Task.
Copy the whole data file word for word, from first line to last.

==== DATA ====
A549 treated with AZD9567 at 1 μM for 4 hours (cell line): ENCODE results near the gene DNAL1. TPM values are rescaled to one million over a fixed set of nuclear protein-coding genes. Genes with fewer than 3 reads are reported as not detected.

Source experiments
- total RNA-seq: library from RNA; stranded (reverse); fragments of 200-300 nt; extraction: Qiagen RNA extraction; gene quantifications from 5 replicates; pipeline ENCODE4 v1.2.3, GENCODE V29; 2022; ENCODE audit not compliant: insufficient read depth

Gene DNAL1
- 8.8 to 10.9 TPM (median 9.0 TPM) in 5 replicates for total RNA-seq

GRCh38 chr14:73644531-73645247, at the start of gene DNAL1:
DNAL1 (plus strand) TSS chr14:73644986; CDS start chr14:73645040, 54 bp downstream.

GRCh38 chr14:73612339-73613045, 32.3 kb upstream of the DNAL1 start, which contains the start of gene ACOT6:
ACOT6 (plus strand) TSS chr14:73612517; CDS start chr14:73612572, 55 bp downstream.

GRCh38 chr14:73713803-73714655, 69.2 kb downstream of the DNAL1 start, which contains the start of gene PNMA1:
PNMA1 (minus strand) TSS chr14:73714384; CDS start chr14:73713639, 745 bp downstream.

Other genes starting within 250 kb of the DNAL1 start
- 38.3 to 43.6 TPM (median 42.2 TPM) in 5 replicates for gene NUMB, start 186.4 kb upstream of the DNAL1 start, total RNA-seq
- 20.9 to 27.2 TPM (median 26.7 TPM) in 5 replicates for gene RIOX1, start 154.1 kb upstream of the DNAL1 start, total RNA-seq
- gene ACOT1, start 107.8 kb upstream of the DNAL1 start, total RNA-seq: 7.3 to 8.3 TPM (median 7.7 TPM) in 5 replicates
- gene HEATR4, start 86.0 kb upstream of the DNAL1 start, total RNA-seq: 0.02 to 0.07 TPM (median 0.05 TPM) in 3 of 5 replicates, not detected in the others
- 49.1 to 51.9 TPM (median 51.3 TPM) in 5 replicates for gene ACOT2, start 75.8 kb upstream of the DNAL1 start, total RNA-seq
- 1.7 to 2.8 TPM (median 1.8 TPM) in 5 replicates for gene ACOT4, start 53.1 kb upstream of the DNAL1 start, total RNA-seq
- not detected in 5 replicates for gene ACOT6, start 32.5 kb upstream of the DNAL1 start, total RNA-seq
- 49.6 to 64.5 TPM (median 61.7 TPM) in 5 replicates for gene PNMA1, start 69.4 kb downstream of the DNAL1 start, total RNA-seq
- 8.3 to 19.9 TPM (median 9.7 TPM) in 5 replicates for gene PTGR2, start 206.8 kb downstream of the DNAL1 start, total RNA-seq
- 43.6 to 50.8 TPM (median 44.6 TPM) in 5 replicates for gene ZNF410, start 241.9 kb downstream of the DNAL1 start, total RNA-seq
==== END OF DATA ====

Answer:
A549 treated with AZD9567 at 1 μM for 4 hours (cell line): ENCODE results near the gene DNAL1. TPM values are rescaled to one million over a fixed set of nuclear protein-coding genes. Genes with fewer than 3 reads are reported as not detected.

Source experiments
- total RNA-seq: library from RNA; stranded (reverse); fragments of 200-300 nt; extraction: Qiagen RNA extraction; gene quantifications from 5 replicates; pipeline ENCODE4 v1.2.3, GENCODE V29; 2022; ENCODE audit not compliant: insufficient read depth

Gene DNAL1
- 8.8 to 10.9 TPM (median 9.0 TPM) in 5 replicates for total RNA-seq

GRCh38 chr14:73644531-73645247, at the start of gene DNAL1:
DNAL1 (plus strand) TSS chr14:73644986; CDS start chr14:73645040, 54 bp downstream.

GRCh38 chr14:73612339-73613045, 32.3 kb upstream of the DNAL1 start, which contains the start of gene ACOT6:
ACOT6 (plus strand) TSS chr14:73612517; CDS start chr14:73612572, 55 bp downstream.

GRCh38 chr14:73713803-73714655, 69.2 kb downstream of the DNAL1 start, which contains the start of gene PNMA1:
PNMA1 (minus strand) TSS chr14:73714384; CDS start chr14:73713639, 745 bp downstream.

Other genes starting within 250 kb of the DNAL1 start
- 38.3 to 43.6 TPM (median 42.2 TPM) in 5 replicates for gene NUMB, start 186.4 kb upstream of the DNAL1 start, total RNA-seq
- 20.9 to 27.2 TPM (median 26.7 TPM) in 5 replicates for gene RIOX1, start 154.1 kb upstream of the DNAL1 start, total RNA-seq
- gene ACOT1, start 107.8 kb upstream of the DNAL1 start, total RNA-seq: 7.3 to 8.3 TPM (median 7.7 TPM) in 5 replicates
- gene HEATR4, start 86.0 kb upstream of the DNAL1 start, total RNA-seq: 0.02 to 0.07 TPM (median 0.05 TPM) in 3 of 5 replicates, not detected in the others
- 49.1 to 51.9 TPM (median 51.3 TPM) in 5 replicates for gene ACOT2, start 75.8 kb upstream of the DNAL1 start, total RNA-seq
- 1.7 to 2.8 TPM (median 1.8 TPM) in 5 replicates for gene ACOT4, start 53.1 kb upstream of the DNAL1 start, total RNA-seq
- not detected in 5 replicates for gene ACOT6, start 32.5 kb upstream of the DNAL1 start, total RNA-seq
- 49.6 to 64.5 TPM (median 61.7 TPM) in 5 replicates for gene PNMA1, start 69.4 kb downstream of the DNAL1 start, total RNA-seq
- 8.3 to 19.9 TPM (median 9.7 TPM) in 5 replicates for gene PTGR2, start 206.8 kb downstream of the DNAL1 start, total RNA-seq
- 43.6 to 50.8 TPM (median 44.6 TPM) in 5 replicates for gene ZNF410, start 241.9 kb downstream of the DNAL1 start, total RNA-seq